Drivers willing to pay for tech upgrades, think safety improvements should be free of cost

People who plan to buy a new vehicle within a few years indicate that they are willing to pay extra for improved technology features, but felt that better safety features should not add to the sticker price.

IHS Automotive, part of the data and analytics company IHS Markit, expects that 55 percent of global new vehicle sales in 2020 will be connected, with some combination of autonomy, advanced driver assistance systems, infotainment, remote vehicle control, smartphone integration, and telematics (which includes an array of features such as navigation, emergency assistance, and vehicle diagnostics). At that point, IHS Automotive believes almost half of the vehicles on the road will be connected.

To determine which technologies drivers are most likely to favor in new vehicles, IHS Automotive surveyed more than 4,000 people who plan to buy a new vehicle within 36 months. Respondents were living in four key markets for new vehicle sales: the United States, China, Germany, and the United Kingdom.

Drivers were most likely to say they would look for advanced driver assistance systems in their next vehicle. These systems, designed to help a driver with critical functions and reduce the chance of a crash, include adaptive cruise control, automatic emergency braking, blind spot monitoring, and lane departure warning.

Respondents in the United States were most likely to say they would pay extra for these features. They indicated that they would be willing to spent $427 to $505 extra for the benefits of advanced driver assistance systems, with the additional expense varying based on the feature.

However, most of the global respondents did not want to pay more for features meant to improve safety. IHS Automotive says many consumers expect advanced driver assistance systems to be included at no cost, especially as previously developed safety features such as electronic stability control and pre-charged brakes have become standard equipment.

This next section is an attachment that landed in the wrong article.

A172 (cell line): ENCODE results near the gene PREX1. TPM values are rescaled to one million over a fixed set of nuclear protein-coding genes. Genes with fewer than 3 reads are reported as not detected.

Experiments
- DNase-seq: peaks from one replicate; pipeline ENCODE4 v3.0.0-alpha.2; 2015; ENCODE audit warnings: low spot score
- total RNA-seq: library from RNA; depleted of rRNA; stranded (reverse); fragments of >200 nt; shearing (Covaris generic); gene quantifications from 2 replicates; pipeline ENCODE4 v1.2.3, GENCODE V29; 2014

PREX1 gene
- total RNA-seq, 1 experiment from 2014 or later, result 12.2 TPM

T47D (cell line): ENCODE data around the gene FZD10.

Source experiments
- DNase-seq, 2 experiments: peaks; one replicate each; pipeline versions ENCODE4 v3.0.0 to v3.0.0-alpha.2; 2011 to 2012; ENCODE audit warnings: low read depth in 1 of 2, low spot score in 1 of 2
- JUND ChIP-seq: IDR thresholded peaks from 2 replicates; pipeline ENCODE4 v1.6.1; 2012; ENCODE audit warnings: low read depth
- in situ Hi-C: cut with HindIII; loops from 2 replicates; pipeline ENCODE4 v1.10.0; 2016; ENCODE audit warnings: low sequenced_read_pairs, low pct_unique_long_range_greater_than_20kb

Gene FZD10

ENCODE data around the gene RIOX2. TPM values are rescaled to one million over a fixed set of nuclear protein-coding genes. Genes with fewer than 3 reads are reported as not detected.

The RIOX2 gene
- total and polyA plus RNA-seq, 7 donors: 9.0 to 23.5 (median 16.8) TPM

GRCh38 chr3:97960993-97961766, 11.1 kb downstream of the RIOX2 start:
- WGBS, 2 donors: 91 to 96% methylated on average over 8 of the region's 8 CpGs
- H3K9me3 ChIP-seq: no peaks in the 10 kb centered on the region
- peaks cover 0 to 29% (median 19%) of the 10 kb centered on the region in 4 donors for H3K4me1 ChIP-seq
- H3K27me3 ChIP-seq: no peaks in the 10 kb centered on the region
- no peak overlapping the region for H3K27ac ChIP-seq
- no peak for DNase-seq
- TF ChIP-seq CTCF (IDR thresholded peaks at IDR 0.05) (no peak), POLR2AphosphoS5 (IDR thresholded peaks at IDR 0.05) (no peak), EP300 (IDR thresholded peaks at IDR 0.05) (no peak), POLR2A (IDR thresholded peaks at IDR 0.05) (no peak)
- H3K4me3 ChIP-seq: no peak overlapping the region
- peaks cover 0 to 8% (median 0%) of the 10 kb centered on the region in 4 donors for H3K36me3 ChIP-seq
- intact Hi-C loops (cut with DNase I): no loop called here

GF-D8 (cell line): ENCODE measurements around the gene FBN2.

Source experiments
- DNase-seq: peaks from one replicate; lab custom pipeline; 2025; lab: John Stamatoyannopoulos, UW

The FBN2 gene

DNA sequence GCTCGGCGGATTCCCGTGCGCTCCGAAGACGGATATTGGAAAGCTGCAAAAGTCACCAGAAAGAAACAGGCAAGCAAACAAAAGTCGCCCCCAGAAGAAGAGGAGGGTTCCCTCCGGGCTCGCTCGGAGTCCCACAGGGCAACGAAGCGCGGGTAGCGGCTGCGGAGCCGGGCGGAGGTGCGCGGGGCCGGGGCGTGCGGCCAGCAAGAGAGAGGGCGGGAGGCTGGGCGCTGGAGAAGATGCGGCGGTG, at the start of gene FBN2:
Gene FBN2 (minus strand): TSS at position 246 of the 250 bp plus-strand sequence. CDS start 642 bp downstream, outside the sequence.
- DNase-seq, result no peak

Respondents were more willing to commit extra money to software upgrades. Seventy-four percent of those who currently have a vehicle with an infotainment system said they would pay more for updates that would improve their vehicle's functionality.

Those who were identified as Millennials were especially likely to pay more for improvements to a vehicle's software. Eighty-nine percent of these respondents in the U.S. and 90 percent of those in China said they would spend more money on improved software in a vehicle.

Millennials were also more comfortable with the idea of autonomous, of self-driving, technology. Only one-third of all respondents said they would be willing to ride in an autonomous vehicle and purchase one, with another 25 percent indicating that they would ride in one but not purchase one. However, more than half of Millennial respondents said they would buy an autonomous vehicle, with almost 75 percent saying they would be comfortable having an artificial intelligence system drive their vehicle.

Among smartphone apps designed to sync with a vehicle, navigation functions were the most popular. Fifty-two percent of global respondents said they used these apps, including 56 percent of Chinese respondents, 55 percent of German respondents, and 54 percent of American respondents.

Forty-one percent of respondents said they used smartphone apps for weather while in the vehicle, while 37 percent used both music and news apps. Navigation, weather, music, and news were also the most popular apps for embedded vehicle displays.

Music was more popular in China, with 43 percent of these respondents saying they were likely to use these apps in their vehicle. Thirty-seven percent of Chinese respondents said they used social networking apps while in the vehicle, while 30 percent said they used driver's aids.

Communications apps were most popular in Germany, with one-third of respondents using them. Twenty-four percent of Chinese respondents, 20 percent of U.K. respondents, and 14 percent of U.S. respondents said they used this type of app while in the vehicle.

IHS Automotive also noted that while podcasts have seen an increase in popularity recently, drivers in the survey were unlikely to use podcasting apps in their vehicle.


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